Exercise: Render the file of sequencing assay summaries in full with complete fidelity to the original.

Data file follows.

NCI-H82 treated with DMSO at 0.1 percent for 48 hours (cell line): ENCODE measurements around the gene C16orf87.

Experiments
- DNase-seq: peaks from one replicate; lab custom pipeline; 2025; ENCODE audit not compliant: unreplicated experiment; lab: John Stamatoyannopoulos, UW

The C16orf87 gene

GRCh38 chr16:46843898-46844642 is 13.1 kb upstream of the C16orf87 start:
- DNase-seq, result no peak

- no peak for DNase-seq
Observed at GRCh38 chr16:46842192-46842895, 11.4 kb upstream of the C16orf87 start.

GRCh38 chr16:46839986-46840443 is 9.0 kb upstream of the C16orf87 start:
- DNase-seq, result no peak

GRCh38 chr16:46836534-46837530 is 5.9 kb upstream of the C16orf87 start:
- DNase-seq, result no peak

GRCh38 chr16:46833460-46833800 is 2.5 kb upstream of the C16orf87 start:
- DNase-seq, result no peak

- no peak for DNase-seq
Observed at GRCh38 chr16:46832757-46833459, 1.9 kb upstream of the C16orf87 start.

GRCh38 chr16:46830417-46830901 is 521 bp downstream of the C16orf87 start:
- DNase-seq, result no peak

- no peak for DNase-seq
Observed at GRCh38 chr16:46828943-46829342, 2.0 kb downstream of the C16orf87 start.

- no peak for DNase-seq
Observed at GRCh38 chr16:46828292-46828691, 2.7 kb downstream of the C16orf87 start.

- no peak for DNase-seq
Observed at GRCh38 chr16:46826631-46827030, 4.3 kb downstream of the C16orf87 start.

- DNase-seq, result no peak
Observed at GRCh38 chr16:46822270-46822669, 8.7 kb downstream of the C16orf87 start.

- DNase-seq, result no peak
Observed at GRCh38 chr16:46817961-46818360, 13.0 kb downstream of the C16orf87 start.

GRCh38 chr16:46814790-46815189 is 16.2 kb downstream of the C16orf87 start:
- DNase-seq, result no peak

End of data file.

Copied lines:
NCI-H82 treated with DMSO at 0.1 percent for 48 hours (cell line): ENCODE measurements around the gene C16orf87.

Experiments
- DNase-seq: peaks from one replicate; lab custom pipeline; 2025; ENCODE audit not compliant: unreplicated experiment; lab: John Stamatoyannopoulos, UW

The C16orf87 gene

GRCh38 chr16:46843898-46844642 is 13.1 kb upstream of the C16orf87 start:
- DNase-seq, result no peak

- no peak for DNase-seq
Observed at GRCh38 chr16:46842192-46842895, 11.4 kb upstream of the C16orf87 start.

GRCh38 chr16:46839986-46840443 is 9.0 kb upstream of the C16orf87 start:
- DNase-seq, result no peak

GRCh38 chr16:46836534-46837530 is 5.9 kb upstream of the C16orf87 start:
- DNase-seq, result no peak

GRCh38 chr16:46833460-46833800 is 2.5 kb upstream of the C16orf87 start:
- DNase-seq, result no peak

- no peak for DNase-seq
Observed at GRCh38 chr16:46832757-46833459, 1.9 kb upstream of the C16orf87 start.

GRCh38 chr16:46830417-46830901 is 521 bp downstream of the C16orf87 start:
- DNase-seq, result no peak

- no peak for DNase-seq
Observed at GRCh38 chr16:46828943-46829342, 2.0 kb downstream of the C16orf87 start.

- no peak for DNase-seq
Observed at GRCh38 chr16:46828292-46828691, 2.7 kb downstream of the C16orf87 start.

- no peak for DNase-seq
Observed at GRCh38 chr16:46826631-46827030, 4.3 kb downstream of the C16orf87 start.

- DNase-seq, result no peak
Observed at GRCh38 chr16:46822270-46822669, 8.7 kb downstream of the C16orf87 start.

- DNase-seq, result no peak
Observed at GRCh38 chr16:46817961-46818360, 13.0 kb downstream of the C16orf87 start.

GRCh38 chr16:46814790-46815189 is 16.2 kb downstream of the C16orf87 start:
- DNase-seq, result no peak